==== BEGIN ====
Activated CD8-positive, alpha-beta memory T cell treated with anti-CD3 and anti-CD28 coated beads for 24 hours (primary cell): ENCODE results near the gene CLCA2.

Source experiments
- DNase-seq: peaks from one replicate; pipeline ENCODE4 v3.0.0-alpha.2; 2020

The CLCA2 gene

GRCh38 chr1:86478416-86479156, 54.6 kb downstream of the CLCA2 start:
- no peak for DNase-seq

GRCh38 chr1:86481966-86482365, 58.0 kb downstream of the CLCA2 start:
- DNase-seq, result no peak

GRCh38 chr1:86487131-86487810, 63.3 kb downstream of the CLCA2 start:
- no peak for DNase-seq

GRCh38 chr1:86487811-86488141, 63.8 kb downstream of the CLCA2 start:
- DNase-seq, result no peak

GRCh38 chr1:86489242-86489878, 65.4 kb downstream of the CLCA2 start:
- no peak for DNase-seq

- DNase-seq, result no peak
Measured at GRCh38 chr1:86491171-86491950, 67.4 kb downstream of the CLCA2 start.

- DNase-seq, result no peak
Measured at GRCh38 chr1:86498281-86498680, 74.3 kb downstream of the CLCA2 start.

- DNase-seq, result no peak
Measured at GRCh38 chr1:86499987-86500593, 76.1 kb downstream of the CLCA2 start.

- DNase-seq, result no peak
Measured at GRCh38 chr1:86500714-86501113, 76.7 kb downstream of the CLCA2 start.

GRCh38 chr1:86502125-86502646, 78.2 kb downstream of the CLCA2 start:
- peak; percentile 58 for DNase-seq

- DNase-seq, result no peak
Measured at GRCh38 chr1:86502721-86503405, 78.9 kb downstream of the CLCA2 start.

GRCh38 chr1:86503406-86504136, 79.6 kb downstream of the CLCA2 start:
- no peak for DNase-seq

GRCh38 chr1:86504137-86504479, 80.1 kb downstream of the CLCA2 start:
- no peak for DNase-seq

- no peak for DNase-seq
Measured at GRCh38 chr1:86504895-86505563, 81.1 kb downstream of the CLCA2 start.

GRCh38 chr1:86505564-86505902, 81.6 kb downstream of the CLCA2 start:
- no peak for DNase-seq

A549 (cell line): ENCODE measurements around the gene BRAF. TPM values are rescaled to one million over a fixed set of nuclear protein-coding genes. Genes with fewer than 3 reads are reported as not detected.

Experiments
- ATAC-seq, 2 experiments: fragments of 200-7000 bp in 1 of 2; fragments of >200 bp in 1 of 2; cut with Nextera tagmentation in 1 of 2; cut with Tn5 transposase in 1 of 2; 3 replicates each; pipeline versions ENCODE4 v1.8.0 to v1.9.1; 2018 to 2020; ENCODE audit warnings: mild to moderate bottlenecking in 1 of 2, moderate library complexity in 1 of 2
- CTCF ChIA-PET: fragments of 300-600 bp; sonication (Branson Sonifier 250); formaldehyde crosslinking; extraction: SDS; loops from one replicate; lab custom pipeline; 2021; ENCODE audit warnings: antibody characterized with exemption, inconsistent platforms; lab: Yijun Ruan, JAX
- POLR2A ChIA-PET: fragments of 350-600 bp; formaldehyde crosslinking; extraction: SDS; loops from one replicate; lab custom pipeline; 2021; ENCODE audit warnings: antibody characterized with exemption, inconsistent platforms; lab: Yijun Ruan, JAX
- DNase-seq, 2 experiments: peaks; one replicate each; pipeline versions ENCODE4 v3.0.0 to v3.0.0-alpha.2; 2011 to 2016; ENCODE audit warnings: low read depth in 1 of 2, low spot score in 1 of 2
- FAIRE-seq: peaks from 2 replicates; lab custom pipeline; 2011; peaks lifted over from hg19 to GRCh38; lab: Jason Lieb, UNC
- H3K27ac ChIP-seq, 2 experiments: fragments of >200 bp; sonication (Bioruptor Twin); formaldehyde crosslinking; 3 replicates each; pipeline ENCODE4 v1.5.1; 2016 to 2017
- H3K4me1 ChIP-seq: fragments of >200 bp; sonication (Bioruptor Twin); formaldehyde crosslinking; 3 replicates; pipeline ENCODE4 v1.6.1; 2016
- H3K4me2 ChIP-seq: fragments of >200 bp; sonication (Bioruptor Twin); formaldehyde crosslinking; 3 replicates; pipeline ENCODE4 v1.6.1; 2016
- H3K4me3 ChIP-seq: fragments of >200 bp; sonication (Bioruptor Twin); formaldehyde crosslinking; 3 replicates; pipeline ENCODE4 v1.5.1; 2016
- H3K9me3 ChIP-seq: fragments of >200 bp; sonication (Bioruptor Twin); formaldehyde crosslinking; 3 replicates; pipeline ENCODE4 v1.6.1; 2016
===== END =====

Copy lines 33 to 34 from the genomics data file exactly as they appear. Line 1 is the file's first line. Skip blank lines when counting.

GRCh38 chr1:86505564-86505902, 81.6 kb downstream of the CLCA2 start:
- no peak for DNase-seq